Fig. 3 Example of the computational mesh.

Due to the fact that the Olympic canoes travel at relatively high speed (of the order of 6m/s), it is absolutely necessary to take into account the dynamic trim and sinkage of the hull in the numerical analysis of the flow around it, requiring either experiment data, or if not available, adjusting the hull position during the CFD simulation until force and moment equilibrium is reached. Although this can be done iteratively, based on the hull hydrostatics, CTO uses an in-house, automated procedure for coupling the flow solver to the hull motion equations, allowing for accurate evaluation of the canoe's position. The computational mesh in this approach remains rigid - it moves together with the hull without relative motion of the nodes, which proved to be sufficiently accurate, robust and very simple - no re-meshing is required when the hull changes its position.

At present, the CFD analyses and model tests of the canoe's performance are limited to steady-state analyses - the hull is towed with constant speed and fixed centre of mass. Such a simplified approach allowed for effective optimization of the hull shapes based upon resistance with an identified 1% reduction - which could easily be the difference between Olympic Glory and ignominious defeat. The use of CFD methods allowed reduction in costs by limiting the number of designs tested and so reducing the need to manufacture many hull shapes. Further to this, identification of the flow phenomena by CFD allowed optimization to be carried out far quicker than previously possible.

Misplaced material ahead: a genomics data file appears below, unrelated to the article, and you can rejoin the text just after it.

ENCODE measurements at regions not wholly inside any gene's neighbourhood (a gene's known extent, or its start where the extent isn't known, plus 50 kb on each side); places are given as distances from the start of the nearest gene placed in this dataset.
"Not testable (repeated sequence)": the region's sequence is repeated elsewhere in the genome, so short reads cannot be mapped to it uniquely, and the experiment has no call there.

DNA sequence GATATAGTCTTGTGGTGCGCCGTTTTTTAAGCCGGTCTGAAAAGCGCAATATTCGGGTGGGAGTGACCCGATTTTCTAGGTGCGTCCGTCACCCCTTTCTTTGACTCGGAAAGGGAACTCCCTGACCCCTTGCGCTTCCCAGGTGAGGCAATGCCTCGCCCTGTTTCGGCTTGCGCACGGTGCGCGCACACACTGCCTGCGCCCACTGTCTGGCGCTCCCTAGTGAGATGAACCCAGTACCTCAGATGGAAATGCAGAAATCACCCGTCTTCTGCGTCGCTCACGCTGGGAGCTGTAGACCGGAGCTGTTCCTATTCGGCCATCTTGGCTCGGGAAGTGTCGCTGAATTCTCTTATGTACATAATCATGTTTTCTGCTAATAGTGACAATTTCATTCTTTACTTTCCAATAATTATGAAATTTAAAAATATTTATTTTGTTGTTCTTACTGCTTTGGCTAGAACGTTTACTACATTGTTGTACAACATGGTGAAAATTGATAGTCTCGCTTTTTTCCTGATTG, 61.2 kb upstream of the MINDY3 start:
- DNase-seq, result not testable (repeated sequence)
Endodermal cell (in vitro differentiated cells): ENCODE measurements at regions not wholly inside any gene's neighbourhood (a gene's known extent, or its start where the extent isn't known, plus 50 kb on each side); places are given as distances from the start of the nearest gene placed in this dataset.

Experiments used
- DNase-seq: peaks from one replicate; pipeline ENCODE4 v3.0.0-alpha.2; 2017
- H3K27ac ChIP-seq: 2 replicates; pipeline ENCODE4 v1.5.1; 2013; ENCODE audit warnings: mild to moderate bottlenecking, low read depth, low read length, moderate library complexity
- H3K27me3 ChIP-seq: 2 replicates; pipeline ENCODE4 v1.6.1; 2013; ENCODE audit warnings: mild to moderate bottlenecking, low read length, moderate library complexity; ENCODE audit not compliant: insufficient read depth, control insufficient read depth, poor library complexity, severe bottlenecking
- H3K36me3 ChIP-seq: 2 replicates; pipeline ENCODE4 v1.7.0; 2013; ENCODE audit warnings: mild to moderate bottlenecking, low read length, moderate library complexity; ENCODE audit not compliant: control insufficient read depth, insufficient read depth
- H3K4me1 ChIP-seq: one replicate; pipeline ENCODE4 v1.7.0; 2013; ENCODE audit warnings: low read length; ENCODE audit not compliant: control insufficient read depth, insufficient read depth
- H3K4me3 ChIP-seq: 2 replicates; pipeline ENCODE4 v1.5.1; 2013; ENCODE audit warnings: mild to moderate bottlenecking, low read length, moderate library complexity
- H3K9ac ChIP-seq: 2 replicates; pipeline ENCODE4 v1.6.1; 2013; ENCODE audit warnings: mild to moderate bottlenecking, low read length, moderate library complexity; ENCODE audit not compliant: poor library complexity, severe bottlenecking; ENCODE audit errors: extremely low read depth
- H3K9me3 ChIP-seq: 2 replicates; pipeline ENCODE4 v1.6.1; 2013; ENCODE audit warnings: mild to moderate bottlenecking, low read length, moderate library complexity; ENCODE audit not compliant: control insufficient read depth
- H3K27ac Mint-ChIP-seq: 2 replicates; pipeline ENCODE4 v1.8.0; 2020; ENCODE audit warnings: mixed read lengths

It is very likely that the present shapes of the Olympic canoes are already very close to the absolute minimum resistance obtainable in steady flow. In the future, significant further development will only occur by optimizing the dynamic behaviour of the hull, which means taking into account all the phenomena encountered during a race - motion of the competitor and unsteady forces exerted on the hull. For that reason, the next step for CTO is to study 6 degrees of freedom (6-DOF) analyses to help aid hull optimization and to try to adjust the shape so as to minimize the loss of energy due to the hull motion and interaction with other canoes. CTO have already performed a trial simulation of the Wigley hull in head waves. In this simulation, the hull was free to pitch and heave (2-DOF motion), while sailing with constant speed and fixed zero drift angle results revealed good accuracy and robustness of the method.

Fig. 4 (Below) Example of the hull dynamics analysis – Wigley hull in waves.